Fuse teams up with Council to embed research into practice

A Fuse academic has become a 'researcher-in-residence' as part of a new innovative partnership with Gateshead Council to support the use of research evidence.

The collaboration aims to develop closer links between researchers from Fuse: the Centre for Translational Research in Public health and the Council, to improve the skills in research and evaluation within its Public Health team and increase awareness among the academics of the evidence and evaluation needs in the Local Authority.

The partnership will initially focus on the evaluation of the 'Live Well Gateshead' programme, with the aim of applying the learning to other projects within the Public Health department.

Live Well Gateshead supports individuals, families and communities to improve their health and wellbeing by reducing health inequalities through improved service integration and by moving resources towards prevention and early intervention and away from avoidable treatment and care.

Dr Mandy Cheetham (pictured), Research Associate at Teesside University and member of the Fuse Translational Research programme, will develop the evaluation research at the Council over the next 12 months.  She said: "I see embedded research as an approach with huge potential in public health.  In working alongside Local Authority colleagues, to jointly evaluate Live Well Gateshead, and help identify what works, for whom, under what conditions, I hope to inform future planning and delivery, and drive forward understanding of how embedded research can work."

The approach fits well with a number of projects within Fuse and therefore the evaluation will be able to draw on a range of expertise within the Public Health Centre of Excellence to support the research.

Carole Wood, Gateshead Council's Director of Public Health, said: "I am delighted that we are taking forward this programme, which brings together academic research and public health practice to help us develop the evidence base and shared understanding of the most effective ways of improving health outcomes for local people.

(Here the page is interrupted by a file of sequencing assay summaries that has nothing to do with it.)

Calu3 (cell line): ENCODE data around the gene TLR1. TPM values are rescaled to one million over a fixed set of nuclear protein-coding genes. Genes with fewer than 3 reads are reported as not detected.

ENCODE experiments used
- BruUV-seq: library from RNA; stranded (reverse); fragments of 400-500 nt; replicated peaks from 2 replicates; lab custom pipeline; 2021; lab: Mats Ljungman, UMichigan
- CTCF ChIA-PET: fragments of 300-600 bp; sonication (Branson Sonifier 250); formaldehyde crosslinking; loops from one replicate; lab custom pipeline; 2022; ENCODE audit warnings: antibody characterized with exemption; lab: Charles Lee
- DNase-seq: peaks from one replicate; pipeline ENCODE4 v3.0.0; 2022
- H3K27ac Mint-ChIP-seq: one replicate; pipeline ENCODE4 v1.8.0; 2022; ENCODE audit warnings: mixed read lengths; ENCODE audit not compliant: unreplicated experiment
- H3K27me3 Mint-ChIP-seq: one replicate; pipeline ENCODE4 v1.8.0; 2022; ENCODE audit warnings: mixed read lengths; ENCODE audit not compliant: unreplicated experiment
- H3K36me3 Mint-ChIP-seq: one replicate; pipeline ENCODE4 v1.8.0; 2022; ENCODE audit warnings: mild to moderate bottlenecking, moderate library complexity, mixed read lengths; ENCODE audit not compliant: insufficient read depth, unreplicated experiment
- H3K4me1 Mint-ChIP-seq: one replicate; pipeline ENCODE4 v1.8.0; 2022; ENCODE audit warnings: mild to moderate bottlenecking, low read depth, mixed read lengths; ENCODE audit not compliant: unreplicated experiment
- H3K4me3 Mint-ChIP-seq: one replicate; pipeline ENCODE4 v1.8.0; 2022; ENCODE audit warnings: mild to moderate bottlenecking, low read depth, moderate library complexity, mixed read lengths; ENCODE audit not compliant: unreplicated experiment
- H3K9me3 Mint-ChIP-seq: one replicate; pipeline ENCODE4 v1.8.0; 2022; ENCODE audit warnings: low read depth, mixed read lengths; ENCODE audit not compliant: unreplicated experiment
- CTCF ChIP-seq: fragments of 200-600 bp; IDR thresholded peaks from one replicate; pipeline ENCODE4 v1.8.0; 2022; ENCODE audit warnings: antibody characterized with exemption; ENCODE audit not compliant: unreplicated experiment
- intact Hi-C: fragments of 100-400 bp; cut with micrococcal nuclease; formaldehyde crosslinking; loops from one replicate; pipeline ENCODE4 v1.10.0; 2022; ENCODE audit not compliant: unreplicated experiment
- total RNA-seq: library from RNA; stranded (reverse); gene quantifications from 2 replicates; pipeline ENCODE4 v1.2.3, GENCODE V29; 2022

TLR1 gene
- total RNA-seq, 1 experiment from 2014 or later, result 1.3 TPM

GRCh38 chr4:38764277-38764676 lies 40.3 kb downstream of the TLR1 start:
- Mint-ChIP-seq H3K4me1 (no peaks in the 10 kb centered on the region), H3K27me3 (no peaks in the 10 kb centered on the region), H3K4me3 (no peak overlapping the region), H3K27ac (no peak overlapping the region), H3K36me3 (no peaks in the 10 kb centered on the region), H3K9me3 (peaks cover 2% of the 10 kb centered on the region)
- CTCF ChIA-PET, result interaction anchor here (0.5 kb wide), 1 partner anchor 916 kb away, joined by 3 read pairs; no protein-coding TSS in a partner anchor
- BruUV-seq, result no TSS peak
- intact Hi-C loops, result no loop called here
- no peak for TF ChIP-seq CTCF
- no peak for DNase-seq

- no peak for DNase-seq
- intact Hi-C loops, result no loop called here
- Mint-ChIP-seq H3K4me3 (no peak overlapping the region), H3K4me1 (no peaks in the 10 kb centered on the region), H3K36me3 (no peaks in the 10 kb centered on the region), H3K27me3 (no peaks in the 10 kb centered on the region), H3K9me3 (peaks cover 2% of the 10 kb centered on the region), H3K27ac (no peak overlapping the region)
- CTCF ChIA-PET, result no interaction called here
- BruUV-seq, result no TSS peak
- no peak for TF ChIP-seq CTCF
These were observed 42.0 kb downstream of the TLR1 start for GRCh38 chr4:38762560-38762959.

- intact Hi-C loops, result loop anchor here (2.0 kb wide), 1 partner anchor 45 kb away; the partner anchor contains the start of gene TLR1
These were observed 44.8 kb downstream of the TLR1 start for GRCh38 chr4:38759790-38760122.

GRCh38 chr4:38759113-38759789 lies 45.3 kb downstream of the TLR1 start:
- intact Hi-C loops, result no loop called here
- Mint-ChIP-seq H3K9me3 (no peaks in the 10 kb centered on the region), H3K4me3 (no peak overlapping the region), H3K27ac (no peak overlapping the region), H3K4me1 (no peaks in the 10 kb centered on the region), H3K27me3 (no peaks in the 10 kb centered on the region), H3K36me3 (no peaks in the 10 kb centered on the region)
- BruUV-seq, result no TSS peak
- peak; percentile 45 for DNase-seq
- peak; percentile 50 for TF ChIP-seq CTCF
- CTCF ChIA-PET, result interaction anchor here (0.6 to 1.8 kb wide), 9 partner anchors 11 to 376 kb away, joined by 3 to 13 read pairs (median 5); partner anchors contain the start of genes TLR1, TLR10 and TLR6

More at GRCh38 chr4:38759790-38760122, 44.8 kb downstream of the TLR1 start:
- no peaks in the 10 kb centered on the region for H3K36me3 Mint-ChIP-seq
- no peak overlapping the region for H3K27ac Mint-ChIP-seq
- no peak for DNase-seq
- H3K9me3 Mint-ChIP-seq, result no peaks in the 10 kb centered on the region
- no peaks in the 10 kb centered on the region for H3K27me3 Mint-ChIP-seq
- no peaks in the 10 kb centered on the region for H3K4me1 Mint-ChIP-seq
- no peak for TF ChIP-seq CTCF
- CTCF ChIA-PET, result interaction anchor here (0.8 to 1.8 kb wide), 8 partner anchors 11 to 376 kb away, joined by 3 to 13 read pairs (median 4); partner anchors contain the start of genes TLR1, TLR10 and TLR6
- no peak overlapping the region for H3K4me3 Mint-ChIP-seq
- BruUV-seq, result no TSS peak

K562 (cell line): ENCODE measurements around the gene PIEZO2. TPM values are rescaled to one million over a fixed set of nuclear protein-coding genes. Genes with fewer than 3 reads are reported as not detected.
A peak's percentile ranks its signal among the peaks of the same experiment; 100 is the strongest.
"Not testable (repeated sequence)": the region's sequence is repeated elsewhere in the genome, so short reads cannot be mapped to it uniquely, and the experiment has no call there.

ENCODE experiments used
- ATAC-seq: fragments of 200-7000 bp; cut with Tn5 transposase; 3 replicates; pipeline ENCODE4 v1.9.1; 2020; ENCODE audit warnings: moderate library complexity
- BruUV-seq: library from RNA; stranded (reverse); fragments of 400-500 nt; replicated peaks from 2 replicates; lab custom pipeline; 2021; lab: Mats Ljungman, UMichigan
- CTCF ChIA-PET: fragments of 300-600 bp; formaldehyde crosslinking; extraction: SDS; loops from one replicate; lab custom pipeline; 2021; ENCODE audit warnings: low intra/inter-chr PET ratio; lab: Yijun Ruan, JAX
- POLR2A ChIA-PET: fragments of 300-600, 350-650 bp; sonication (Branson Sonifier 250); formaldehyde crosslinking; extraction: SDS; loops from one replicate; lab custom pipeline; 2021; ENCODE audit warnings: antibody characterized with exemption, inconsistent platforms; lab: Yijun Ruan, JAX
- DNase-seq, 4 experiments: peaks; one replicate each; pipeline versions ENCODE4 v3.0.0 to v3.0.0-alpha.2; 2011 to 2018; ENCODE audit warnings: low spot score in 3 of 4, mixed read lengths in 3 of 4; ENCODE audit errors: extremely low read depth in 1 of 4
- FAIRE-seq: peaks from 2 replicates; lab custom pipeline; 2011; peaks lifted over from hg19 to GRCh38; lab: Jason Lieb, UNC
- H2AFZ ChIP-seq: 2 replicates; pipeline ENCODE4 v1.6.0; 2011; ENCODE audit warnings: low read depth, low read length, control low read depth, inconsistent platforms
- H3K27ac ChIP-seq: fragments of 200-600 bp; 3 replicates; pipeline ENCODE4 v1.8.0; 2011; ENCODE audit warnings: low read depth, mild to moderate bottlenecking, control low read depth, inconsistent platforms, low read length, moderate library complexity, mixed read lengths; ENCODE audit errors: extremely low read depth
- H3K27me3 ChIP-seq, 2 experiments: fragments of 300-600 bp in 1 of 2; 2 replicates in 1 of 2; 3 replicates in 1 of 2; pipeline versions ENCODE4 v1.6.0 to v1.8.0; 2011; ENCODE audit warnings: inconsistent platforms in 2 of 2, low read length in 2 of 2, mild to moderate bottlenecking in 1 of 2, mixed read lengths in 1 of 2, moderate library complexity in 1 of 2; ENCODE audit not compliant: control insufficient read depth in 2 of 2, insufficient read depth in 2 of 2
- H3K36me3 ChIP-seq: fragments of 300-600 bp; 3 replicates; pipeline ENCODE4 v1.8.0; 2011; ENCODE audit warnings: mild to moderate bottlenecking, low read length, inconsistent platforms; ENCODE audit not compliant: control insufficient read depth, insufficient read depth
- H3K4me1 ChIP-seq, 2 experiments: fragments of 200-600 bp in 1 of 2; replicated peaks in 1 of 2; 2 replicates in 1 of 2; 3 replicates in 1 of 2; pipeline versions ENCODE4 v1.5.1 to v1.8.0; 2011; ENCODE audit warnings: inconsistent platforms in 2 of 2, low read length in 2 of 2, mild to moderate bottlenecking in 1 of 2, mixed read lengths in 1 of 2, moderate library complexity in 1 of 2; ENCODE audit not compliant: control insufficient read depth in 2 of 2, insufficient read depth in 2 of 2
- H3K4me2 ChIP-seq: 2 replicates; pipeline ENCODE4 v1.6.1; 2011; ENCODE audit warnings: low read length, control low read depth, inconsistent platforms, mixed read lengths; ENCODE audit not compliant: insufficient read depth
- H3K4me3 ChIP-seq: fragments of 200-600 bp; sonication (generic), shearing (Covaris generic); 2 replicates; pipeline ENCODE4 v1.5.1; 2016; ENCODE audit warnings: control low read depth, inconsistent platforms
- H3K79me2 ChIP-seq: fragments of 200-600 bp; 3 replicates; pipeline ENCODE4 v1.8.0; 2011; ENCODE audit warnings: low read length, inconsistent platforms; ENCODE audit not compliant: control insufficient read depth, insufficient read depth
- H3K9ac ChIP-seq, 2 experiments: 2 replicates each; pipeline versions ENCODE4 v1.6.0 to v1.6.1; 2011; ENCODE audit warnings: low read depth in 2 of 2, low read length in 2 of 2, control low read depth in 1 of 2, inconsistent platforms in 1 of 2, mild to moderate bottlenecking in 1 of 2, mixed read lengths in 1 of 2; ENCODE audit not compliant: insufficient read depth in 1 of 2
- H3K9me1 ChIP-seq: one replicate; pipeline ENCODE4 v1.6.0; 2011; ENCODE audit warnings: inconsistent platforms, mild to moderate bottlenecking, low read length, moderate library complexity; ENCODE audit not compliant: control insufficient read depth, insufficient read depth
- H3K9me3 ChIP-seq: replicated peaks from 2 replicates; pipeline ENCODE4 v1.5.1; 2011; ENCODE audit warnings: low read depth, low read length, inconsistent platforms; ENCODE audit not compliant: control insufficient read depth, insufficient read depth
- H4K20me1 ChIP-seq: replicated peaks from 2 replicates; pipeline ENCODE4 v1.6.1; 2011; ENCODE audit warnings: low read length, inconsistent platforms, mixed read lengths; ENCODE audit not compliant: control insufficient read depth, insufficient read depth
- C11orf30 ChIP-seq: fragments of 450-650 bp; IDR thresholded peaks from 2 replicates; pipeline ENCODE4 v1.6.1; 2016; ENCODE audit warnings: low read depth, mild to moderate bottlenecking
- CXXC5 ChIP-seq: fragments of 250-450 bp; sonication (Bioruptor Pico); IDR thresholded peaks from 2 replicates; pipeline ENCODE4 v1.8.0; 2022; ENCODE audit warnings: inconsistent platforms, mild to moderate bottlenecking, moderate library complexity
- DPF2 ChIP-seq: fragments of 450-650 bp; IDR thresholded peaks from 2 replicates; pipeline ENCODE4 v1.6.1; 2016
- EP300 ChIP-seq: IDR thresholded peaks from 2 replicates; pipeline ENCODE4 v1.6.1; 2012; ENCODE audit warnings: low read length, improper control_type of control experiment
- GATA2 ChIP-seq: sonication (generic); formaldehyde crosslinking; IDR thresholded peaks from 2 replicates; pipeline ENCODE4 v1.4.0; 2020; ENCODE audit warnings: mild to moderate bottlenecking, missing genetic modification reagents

"By Mandy working as researcher actually embedded within our team, she will bring expertise, links and resources to help us evaluate public health programmes such as the Live Well Programme. There is added benefit for the public health team and potentially the Council, of expanding and developing research and evaluation skills and helping to support new ways of thinking about tackling public health challenges."

Prof Ashley Adamson, Director of Fuse and Professor of Public Health Nutrition at Newcastle University, said: "This is a really exciting opportunity and central to the mission of Fuse.  We are delighted to work collaboratively with Gateshead Council Public Health on this innovative model and to support an important local and regional public health issue.

"The programme of work is a unique development opportunity for Fuse researchers to help them gain a better understanding of the use of evidence within the Council and how to increase the uptake of research evidence in public health decision making."

A longer-term collaboration is envisioned that will support the development of future joint bids on other topics, such as malnutrition, child obesity and social prescribing.

Rosemary Rushmer, Professor in Knowledge Exchange & Public Health at Teesside University, is providing Mandy with academic support and the role is part of the Fuse translational research programme which Professor Rushmer leads.

About Live Well Gateshead

‘Live Well Gateshead’, which was launched in October 2014, adopts an integrated wellness model,  providing a proactive, preventive approach that emphasises the whole person and which works to achieve optimum levels of physical, mental, social and emotional health.  Good nutrition, healthy weight, exercise, increased resilience, active social networks and avoiding risk factors such as tobacco use and alcohol misuse are seen as part of this approach.  Live Well Gateshead recognises the impact of the social determinants of health and explicitly seeks to address these, such as food and fuel poverty, debt problems, poor housing and unemployment.


Last modified: Tue, 31 Jul 2018 09:13:43 BST